Bailies Celebrate 50 Years of Work on Bennachie
Hundreds of people gathered in Inverurie Town Hall on Saturday afternoon to celebrate the 50th anniversary of the conservation charity the Bailies of Bennachie. Some had been involved with the charity since the start and others were new to the Bailies and came to find out what they do.
The afternoon was compered by Mark Stephen, from BBC Scotland’s Out of Doors. Attendees were treated to a performance on the harp by Nadine Ralston and Tara Leiper played music on the piano that had been composed for the occasion by Phillip Cooke. The Garioch Fiddlers played a few Bennachie-themed pieces composed by local traditional musician, Ian Thow. The Mitchell School of Drama gave a preview of their upcoming play about Bennachie ‘The Hill that was a Home’. There was also lots of opportunity for people to mingle, browse displays, and eat cake.
The Bailies were also joined on the day by local firm Little Brown Dog Spirits, who have produced a Bailies and Bennachie inspired special edition of gin which was available for sale. Norvite Farm and Country who are also celebrating a 50th anniversary this year, had a stand distributing free flower seeds and squirrel food.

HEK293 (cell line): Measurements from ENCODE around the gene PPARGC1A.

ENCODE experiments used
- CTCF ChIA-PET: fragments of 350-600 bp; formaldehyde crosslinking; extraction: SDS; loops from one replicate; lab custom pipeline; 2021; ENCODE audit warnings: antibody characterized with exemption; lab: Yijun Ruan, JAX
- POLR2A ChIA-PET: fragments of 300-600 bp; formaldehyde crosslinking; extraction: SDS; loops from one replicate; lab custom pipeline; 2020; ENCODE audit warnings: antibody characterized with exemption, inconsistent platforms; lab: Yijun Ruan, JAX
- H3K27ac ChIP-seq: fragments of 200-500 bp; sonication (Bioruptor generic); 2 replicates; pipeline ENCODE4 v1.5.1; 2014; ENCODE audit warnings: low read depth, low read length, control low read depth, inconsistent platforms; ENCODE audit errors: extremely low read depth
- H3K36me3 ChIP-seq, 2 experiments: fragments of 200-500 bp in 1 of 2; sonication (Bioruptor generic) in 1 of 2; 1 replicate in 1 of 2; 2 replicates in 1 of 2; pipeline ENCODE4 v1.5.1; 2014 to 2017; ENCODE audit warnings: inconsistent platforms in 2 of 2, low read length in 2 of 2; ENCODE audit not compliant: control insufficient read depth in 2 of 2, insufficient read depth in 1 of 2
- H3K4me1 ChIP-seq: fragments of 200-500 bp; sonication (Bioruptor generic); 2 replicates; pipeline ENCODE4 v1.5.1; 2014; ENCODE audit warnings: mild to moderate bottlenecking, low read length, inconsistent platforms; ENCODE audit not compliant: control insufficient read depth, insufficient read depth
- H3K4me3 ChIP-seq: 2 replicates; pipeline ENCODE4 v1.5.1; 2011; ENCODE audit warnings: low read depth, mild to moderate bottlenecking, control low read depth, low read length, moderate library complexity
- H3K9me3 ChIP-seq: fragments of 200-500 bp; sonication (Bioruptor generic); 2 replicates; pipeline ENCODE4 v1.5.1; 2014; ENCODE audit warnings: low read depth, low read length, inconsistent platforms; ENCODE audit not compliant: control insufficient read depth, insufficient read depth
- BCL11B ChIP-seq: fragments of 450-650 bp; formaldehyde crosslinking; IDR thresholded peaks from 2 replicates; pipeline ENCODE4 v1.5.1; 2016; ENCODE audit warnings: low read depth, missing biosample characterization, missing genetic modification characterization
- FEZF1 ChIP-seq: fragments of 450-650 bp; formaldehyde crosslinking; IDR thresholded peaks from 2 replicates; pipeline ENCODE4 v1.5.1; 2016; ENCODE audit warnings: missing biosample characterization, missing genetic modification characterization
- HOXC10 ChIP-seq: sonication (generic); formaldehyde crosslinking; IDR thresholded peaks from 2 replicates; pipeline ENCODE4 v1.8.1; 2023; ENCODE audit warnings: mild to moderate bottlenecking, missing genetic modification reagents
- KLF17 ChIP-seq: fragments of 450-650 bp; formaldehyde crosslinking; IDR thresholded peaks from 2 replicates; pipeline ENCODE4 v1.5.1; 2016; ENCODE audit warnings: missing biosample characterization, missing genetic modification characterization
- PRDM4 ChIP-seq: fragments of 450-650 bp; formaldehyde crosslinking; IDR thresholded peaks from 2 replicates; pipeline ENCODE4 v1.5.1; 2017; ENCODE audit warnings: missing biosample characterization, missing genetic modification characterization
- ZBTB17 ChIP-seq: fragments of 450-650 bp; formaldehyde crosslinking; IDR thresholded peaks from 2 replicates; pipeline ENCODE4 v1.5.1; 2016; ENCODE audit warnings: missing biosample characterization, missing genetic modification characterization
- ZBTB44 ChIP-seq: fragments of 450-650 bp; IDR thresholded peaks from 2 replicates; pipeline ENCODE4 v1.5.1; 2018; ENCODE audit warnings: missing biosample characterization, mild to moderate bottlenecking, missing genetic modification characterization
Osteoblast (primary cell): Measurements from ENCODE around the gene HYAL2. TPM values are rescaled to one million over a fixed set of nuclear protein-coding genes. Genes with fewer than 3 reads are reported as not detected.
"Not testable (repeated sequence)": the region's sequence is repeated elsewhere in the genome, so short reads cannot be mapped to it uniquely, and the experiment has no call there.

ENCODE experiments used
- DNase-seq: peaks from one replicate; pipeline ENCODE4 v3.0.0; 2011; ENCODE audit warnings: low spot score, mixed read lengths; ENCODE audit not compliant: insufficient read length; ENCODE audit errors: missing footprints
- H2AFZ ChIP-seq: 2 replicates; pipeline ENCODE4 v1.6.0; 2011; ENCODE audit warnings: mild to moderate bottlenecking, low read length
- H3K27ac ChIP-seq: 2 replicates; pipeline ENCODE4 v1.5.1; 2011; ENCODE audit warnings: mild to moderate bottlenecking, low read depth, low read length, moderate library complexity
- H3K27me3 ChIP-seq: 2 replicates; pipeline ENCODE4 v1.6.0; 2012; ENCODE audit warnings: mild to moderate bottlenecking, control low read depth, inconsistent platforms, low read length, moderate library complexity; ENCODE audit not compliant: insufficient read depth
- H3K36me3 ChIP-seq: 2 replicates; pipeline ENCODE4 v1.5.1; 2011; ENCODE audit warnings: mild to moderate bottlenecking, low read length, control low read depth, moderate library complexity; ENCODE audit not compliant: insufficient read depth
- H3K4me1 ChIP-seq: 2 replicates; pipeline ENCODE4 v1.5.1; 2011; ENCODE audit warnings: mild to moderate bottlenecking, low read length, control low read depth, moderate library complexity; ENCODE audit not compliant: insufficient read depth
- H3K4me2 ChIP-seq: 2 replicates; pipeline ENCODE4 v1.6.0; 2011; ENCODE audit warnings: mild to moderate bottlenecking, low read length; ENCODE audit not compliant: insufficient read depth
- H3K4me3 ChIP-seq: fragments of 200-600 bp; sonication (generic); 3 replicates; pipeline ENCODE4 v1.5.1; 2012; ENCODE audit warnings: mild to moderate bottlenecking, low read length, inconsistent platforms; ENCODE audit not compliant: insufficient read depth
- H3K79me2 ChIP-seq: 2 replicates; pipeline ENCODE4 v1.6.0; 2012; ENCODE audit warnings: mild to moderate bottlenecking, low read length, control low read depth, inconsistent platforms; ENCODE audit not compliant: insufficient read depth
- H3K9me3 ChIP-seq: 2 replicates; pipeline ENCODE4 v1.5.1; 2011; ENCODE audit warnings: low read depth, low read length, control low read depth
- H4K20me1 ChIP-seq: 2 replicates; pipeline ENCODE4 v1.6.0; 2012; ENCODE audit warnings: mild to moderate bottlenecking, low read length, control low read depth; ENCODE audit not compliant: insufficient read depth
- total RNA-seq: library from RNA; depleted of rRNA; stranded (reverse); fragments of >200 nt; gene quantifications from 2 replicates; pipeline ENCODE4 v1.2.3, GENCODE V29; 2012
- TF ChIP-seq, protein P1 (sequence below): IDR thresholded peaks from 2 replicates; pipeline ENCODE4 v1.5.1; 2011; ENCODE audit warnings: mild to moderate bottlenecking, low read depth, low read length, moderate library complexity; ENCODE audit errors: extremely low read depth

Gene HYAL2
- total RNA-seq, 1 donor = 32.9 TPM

Peter Stock, the chair of the Bailies said:
“I am delighted that people came along to join us to mark this special anniversary. It was a fitting celebration of the efforts of the Bailies through the decades. It was wonderful to meet so many old and new friends and share memories and plans. I would like to thank all my fellow trustees for their time and enthusiasm for making this happen and everyone who attended and performed.”
The Bailies of Bennachie is a voluntary conservation charity dedicated to protecting the much-loved Aberdeenshire hill range. They have over 2000 members and are run by a board of trustees. They aim to be ‘the voice for the hill’ – advocating and representing the hill with landowners, the council and user groups. They look after visitors – repairing paths, picking up litter and cleaning loos.
A Bailies wildlife group studies and informs about the animal and plant life on the hill. A landscapes group carries out archaeology in the area and studies the landscape. The Bailies monitor planning developments and, for example, have successfully opposed plans to build a new road next to the hill. Over the last 50 years, the Bailies have put way markers on the tops of some of the peaks and established a memorial cairn to those who died in two fatal air crashes on the hill. They hold public events and guided walks on the hillside and work tirelessly to protect this unique landscape for future generations.
Read more in our Celebrating 50 Years Of The Bailies of Bennachie section.